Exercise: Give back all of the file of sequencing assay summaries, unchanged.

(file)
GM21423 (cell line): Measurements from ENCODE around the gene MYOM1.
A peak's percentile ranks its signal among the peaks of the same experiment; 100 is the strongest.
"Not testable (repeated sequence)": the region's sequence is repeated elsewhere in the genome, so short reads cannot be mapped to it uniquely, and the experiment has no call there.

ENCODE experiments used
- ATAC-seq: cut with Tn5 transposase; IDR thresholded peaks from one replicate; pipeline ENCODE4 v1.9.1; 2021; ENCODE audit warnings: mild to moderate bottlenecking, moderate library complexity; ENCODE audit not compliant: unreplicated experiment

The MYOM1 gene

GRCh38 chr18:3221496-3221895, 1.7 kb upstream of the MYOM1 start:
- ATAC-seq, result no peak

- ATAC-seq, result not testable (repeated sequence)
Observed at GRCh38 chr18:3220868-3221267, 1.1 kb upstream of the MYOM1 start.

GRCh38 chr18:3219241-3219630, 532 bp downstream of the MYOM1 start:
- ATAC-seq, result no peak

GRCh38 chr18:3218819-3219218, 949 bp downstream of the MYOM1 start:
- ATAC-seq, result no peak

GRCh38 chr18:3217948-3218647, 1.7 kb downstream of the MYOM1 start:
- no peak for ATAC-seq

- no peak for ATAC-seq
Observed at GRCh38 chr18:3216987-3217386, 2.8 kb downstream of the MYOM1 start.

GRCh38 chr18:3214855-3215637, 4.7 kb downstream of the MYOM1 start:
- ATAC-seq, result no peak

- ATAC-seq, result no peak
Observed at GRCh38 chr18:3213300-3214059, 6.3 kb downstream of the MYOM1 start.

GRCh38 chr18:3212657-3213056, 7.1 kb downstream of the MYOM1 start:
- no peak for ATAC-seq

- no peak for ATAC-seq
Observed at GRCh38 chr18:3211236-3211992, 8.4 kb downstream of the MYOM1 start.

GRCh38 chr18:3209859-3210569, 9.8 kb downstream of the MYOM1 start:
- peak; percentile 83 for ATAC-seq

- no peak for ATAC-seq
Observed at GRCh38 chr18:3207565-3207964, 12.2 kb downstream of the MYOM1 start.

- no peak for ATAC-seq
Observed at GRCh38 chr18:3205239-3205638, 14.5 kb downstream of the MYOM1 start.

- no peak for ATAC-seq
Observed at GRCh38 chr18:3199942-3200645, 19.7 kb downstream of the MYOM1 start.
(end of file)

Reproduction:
GM21423 (cell line): Measurements from ENCODE around the gene MYOM1.
A peak's percentile ranks its signal among the peaks of the same experiment; 100 is the strongest.
"Not testable (repeated sequence)": the region's sequence is repeated elsewhere in the genome, so short reads cannot be mapped to it uniquely, and the experiment has no call there.

ENCODE experiments used
- ATAC-seq: cut with Tn5 transposase; IDR thresholded peaks from one replicate; pipeline ENCODE4 v1.9.1; 2021; ENCODE audit warnings: mild to moderate bottlenecking, moderate library complexity; ENCODE audit not compliant: unreplicated experiment

The MYOM1 gene

GRCh38 chr18:3221496-3221895, 1.7 kb upstream of the MYOM1 start:
- ATAC-seq, result no peak

- ATAC-seq, result not testable (repeated sequence)
Observed at GRCh38 chr18:3220868-3221267, 1.1 kb upstream of the MYOM1 start.

GRCh38 chr18:3219241-3219630, 532 bp downstream of the MYOM1 start:
- ATAC-seq, result no peak

GRCh38 chr18:3218819-3219218, 949 bp downstream of the MYOM1 start:
- ATAC-seq, result no peak

GRCh38 chr18:3217948-3218647, 1.7 kb downstream of the MYOM1 start:
- no peak for ATAC-seq

- no peak for ATAC-seq
Observed at GRCh38 chr18:3216987-3217386, 2.8 kb downstream of the MYOM1 start.

GRCh38 chr18:3214855-3215637, 4.7 kb downstream of the MYOM1 start:
- ATAC-seq, result no peak

- ATAC-seq, result no peak
Observed at GRCh38 chr18:3213300-3214059, 6.3 kb downstream of the MYOM1 start.

GRCh38 chr18:3212657-3213056, 7.1 kb downstream of the MYOM1 start:
- no peak for ATAC-seq

- no peak for ATAC-seq
Observed at GRCh38 chr18:3211236-3211992, 8.4 kb downstream of the MYOM1 start.

GRCh38 chr18:3209859-3210569, 9.8 kb downstream of the MYOM1 start:
- peak; percentile 83 for ATAC-seq

- no peak for ATAC-seq
Observed at GRCh38 chr18:3207565-3207964, 12.2 kb downstream of the MYOM1 start.

- no peak for ATAC-seq
Observed at GRCh38 chr18:3205239-3205638, 14.5 kb downstream of the MYOM1 start.

- no peak for ATAC-seq
Observed at GRCh38 chr18:3199942-3200645, 19.7 kb downstream of the MYOM1 start.